Lenovo has taken their X200, de-powered it a little and turned it into an incredible power-miser:
If the X200t is just too convertible-y for you, and the standard X200 just doesn't last long enough for your 18-hour plane rides, the X200s won't do you any good either. If you only need 10-hours of juice, however, this unit is just about perfect. The ultraportable does give up some raw horsepower in order to deliver such stunning life, but true road warriors will certainly make the sacrifice. Critics over at Laptop Mag were duly impressed with just about everything the pricey X200s was packing, noting that the keyboard was "excellent," the design was sturdy and the screen was clean and crisp. Additionally, they found that the power decrease wasn't too noticeable in real-world use, though they did lament the omission of a WWAN module (agreed!) and webcam. Bottom line? These folks found it well "worth the splurge," though we'd recommend giving the full spill a read if you're seriously on the fence.Now if only they'd do this with their X200t tablet. (Although they'd have to come up with a new name. "X200ts" looks ridiculous.) While still shy of the dream of a 24-hour battery life, 10 hours would be incredible for a tablet PC. Most people could safely leave their power adapter at home and enjoy untethered all-day computing.
If a manufacturer could get a lightweight, small form-factor tablet PC with 24 hour battery life, other than outdoor use, that would just about fit the bill for much of what I'm looking for in an ultimate eBook reader.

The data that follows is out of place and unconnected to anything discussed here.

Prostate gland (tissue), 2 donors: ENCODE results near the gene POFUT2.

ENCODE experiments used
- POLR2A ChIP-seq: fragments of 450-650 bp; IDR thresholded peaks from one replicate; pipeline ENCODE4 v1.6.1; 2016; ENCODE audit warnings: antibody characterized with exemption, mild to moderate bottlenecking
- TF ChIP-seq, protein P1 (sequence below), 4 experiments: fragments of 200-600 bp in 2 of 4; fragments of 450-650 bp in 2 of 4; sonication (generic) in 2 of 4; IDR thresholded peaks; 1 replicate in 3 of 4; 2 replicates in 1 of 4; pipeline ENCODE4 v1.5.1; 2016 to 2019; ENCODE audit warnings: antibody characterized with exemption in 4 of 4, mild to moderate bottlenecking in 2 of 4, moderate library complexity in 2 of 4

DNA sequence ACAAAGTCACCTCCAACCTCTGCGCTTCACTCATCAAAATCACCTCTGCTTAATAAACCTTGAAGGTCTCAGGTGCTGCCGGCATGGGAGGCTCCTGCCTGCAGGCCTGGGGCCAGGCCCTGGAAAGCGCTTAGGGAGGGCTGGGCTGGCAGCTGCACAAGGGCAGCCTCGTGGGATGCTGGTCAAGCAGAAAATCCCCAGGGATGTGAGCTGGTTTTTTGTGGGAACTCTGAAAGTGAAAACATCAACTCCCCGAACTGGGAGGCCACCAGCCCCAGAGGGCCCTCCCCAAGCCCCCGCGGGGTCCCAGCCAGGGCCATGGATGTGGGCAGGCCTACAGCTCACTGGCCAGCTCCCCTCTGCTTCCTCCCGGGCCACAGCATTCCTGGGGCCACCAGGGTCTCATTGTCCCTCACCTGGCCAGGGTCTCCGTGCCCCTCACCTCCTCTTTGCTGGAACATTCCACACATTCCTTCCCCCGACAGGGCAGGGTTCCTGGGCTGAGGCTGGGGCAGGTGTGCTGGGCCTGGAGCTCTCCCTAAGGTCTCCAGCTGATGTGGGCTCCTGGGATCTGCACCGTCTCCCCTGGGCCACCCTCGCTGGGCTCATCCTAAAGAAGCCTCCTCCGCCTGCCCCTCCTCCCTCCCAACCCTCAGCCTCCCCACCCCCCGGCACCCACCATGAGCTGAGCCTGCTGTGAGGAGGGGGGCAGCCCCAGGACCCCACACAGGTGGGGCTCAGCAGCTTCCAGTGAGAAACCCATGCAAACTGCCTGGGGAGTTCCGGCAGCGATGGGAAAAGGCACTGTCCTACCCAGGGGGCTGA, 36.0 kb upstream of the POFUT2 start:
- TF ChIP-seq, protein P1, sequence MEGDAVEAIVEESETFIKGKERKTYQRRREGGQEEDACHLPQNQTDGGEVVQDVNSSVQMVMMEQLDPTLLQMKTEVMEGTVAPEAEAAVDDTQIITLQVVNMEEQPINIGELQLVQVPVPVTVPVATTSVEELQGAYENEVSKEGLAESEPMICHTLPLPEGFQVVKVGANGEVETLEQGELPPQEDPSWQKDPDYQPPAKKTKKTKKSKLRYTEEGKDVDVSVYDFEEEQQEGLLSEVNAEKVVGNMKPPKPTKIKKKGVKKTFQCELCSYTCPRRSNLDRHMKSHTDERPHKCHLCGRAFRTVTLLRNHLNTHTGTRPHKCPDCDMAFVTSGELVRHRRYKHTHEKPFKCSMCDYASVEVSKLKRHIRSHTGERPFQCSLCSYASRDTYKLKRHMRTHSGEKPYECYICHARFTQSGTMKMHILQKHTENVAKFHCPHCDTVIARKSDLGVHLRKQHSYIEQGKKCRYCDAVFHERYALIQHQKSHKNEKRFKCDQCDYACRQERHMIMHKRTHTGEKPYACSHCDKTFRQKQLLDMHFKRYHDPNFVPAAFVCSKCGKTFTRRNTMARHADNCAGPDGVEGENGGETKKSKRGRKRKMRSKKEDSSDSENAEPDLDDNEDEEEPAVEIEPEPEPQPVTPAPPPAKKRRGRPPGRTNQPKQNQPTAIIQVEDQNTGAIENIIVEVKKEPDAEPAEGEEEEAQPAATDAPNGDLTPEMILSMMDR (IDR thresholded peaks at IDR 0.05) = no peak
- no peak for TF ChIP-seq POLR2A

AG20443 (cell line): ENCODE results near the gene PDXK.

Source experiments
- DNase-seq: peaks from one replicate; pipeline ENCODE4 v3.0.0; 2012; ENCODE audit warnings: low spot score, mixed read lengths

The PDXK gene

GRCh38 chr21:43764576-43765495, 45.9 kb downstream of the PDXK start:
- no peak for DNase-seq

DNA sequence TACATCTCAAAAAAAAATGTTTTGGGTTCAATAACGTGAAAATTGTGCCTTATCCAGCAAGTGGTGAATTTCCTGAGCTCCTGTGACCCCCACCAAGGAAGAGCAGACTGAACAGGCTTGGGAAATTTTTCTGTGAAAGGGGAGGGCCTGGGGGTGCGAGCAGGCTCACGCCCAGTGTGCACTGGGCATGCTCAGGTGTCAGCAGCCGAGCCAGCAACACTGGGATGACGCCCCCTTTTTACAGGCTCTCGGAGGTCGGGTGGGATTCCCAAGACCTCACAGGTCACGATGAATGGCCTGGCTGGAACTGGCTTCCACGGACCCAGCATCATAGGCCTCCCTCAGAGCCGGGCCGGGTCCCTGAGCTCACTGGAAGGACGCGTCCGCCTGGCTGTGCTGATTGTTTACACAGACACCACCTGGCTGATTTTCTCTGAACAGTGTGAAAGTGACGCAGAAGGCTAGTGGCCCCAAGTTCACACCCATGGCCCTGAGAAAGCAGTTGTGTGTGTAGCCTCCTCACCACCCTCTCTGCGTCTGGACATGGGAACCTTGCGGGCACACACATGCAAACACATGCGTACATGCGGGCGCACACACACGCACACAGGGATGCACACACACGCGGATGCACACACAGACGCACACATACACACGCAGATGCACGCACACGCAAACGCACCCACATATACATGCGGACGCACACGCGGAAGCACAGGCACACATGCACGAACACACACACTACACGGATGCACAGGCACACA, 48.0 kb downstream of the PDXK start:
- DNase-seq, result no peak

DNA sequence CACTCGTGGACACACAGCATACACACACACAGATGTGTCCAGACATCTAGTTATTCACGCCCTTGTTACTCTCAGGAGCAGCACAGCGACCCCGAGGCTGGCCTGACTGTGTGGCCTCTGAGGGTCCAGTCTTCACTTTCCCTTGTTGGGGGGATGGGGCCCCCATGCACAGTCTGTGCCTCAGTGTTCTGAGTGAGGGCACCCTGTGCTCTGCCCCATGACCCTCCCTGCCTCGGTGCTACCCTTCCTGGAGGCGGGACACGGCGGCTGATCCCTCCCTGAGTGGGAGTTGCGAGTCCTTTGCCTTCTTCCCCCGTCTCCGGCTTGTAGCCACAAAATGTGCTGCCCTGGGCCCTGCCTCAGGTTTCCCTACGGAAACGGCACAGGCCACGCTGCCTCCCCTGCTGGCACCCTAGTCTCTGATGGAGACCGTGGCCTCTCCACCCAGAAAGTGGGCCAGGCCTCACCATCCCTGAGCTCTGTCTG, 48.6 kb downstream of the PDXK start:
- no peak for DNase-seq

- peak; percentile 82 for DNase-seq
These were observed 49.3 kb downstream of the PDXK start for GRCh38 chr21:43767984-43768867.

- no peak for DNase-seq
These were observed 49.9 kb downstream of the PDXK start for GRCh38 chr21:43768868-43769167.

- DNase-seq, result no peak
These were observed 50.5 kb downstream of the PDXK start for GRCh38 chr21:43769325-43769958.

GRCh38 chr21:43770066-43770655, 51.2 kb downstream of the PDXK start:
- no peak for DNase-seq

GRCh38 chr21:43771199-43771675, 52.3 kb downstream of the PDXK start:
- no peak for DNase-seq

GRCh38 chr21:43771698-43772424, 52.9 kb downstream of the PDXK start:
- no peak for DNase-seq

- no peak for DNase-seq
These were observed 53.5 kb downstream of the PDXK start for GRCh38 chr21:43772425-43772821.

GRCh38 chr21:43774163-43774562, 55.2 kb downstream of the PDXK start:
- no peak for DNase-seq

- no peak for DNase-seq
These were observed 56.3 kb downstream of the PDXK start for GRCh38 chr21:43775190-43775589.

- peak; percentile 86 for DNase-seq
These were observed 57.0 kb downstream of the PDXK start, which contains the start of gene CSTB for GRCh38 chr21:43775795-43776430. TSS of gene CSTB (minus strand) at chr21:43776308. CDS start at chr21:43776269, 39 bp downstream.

Speaking of using a tablet PC as an eBook reader, I've been experimenting with using my X61 in tablet mode to read PDFs on the subway. Other than being constrained by 2.5-3 hours of battery life it's actually works pretty well. I just downloaded a trial version of PDF Annotator and it has blown my socks off. PDF Annotator is a program that lets you mark-up PDF files directly on your tablet. With this, I have access to a whole slew of drawing tools including any color of pen and highlighter I want. When I'm done editing the document I can save it as a PDF file and share it with anyone who has a PDF reader. It's a great way to collaborate on a document, add a signature to an electronic form, or make notes on articles that you're reading.
I had downloaded a trial version on a previous edition PDF Annotator and liked it pretty well, but had a few gripes with some of the navigation. I'm happy to report that the programmers have improved on nearly every aspect of this software and it is a must have for any tablet PC user. If you're a student, you can purchase it for $29.90 (normally $69.95).
The advantage of tablet PCs relative to eBook technology includes speed, versatility, color, backlit displays (both a pro and a con), and much greater processing power. The strengths of eBooks include long battery life, durability, lower cost, and much lighter weight. I see both of these devices as both substitutes and compliments to each other. While I'm waiting for my uber-tablet and uber-Kindle, I will content myself with getting good use out of my tablet PC and (hopefully soon) an Amazon Kindle.
Incidentally, Microsoft may be inhibiting the progression of a small, inexpensive tablet. They are willing to sell Windows XP to netbook manufacturers, but not if it is going to be used on a tablet. My guess is they are trying to keep tablet PCs as more high-end devices, but it is really killing the potential market and development for these technologies. It's not so much that Vista is so much more expensive than XP, it's that the hardware requirements to run it are much greater. I could see a low-priced tablet netbook under-cutting both eBook reader and tablet PC sales. Loosen your choke hold, Microsoft! We'll love you for it!